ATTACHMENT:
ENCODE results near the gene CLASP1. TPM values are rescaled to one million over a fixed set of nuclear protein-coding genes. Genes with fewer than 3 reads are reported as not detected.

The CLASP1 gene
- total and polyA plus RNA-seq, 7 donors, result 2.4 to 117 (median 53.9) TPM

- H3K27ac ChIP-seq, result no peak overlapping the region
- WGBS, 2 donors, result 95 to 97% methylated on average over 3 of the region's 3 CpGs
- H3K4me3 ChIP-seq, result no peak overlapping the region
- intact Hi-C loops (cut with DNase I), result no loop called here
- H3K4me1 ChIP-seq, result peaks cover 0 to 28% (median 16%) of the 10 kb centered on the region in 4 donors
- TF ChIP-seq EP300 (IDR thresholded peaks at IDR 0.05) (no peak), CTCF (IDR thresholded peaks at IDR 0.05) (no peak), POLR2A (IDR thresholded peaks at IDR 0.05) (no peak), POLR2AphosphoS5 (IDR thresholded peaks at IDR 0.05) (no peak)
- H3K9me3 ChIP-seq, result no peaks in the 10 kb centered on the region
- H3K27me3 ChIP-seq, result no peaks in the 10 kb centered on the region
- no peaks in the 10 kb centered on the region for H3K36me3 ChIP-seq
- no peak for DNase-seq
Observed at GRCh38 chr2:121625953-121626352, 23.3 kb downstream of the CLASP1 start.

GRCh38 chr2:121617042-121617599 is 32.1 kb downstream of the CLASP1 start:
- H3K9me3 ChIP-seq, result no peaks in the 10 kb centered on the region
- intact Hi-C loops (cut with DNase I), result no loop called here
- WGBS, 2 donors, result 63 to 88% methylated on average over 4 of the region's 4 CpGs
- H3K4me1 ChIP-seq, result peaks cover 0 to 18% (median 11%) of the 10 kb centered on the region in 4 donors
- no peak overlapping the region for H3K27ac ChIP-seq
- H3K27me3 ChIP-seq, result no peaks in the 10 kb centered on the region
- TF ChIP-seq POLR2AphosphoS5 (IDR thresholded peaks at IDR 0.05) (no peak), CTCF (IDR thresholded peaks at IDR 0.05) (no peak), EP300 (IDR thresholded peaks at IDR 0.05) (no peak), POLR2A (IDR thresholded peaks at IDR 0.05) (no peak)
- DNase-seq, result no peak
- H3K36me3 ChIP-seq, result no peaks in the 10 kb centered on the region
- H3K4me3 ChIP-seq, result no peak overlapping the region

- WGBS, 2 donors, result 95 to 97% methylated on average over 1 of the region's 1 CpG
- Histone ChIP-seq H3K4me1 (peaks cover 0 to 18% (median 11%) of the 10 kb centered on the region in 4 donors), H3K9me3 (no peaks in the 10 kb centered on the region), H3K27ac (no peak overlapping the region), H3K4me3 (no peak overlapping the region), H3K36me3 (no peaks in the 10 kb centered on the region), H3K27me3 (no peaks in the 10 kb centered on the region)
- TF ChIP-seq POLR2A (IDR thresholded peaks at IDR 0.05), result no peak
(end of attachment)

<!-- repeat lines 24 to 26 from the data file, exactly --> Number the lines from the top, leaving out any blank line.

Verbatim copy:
- H3K36me3 ChIP-seq, result no peaks in the 10 kb centered on the region
- H3K4me3 ChIP-seq, result no peak overlapping the region

- WGBS, 2 donors, result 95 to 97% methylated on average over 1 of the region's 1 CpG